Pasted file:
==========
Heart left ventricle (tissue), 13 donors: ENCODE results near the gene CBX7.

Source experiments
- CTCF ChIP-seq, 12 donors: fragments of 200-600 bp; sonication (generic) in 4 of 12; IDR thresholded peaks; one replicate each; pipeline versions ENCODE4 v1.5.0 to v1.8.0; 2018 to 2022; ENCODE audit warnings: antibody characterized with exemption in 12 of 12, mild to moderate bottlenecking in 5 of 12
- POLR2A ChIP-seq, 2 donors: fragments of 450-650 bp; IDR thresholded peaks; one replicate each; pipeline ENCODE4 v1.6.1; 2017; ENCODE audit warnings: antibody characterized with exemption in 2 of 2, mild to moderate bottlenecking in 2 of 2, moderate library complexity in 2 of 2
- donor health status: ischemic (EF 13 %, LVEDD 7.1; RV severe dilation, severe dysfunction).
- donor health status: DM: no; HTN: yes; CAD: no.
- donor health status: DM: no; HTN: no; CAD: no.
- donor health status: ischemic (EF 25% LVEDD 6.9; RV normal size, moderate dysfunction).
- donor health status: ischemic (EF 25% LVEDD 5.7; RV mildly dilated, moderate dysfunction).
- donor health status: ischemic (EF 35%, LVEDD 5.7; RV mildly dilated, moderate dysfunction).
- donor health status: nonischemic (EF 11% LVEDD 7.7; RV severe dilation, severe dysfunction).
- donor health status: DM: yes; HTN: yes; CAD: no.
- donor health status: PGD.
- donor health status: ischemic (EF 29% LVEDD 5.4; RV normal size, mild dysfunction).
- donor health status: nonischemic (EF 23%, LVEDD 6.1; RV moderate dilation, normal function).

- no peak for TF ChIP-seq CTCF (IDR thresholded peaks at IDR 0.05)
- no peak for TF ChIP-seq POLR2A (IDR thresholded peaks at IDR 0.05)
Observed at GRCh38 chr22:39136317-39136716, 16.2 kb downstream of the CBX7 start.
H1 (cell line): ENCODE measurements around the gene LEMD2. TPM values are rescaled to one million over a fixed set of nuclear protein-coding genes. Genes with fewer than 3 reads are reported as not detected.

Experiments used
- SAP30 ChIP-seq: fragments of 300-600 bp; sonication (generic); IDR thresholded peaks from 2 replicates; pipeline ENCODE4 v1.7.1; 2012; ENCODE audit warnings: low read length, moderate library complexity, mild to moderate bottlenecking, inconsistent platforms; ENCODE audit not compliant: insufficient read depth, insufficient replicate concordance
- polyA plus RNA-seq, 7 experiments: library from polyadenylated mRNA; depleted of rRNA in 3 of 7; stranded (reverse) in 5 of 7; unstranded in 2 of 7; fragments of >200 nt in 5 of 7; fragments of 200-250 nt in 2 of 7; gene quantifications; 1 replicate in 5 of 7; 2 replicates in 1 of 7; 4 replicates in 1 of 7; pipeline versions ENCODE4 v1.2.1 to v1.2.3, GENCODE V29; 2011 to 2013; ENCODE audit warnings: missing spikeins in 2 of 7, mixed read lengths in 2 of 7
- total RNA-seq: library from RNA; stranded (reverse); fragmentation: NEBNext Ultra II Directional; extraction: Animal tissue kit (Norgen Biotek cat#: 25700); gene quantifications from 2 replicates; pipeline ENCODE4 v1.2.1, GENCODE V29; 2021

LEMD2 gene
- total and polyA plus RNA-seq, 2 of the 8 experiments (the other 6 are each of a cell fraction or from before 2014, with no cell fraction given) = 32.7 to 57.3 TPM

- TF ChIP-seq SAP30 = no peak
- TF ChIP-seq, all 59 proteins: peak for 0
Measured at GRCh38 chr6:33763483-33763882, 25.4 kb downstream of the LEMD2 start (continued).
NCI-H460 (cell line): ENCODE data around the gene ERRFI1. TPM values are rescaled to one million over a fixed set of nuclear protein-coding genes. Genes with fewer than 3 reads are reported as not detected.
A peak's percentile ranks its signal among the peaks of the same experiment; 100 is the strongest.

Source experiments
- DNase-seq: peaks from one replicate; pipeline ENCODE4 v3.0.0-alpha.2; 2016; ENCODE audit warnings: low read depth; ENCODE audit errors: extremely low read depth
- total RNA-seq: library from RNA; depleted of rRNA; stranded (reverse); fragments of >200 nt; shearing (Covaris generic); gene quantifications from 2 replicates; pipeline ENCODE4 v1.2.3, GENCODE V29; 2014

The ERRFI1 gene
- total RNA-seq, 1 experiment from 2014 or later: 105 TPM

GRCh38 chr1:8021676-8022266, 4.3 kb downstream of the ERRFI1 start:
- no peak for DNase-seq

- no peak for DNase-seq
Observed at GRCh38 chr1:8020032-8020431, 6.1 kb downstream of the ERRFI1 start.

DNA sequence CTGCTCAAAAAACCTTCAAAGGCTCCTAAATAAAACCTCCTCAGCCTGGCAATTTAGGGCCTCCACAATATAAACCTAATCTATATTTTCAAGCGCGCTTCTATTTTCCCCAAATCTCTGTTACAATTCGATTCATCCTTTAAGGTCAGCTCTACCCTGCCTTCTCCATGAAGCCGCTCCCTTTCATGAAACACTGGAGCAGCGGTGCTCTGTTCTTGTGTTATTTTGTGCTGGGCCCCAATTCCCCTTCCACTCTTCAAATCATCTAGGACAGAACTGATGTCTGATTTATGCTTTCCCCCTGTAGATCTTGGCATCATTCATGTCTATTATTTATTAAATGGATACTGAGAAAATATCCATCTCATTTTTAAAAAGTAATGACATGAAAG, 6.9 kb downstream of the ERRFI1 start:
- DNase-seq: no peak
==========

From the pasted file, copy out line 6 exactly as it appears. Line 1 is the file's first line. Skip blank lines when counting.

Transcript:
- donor health status: DM: no; HTN: yes; CAD: no.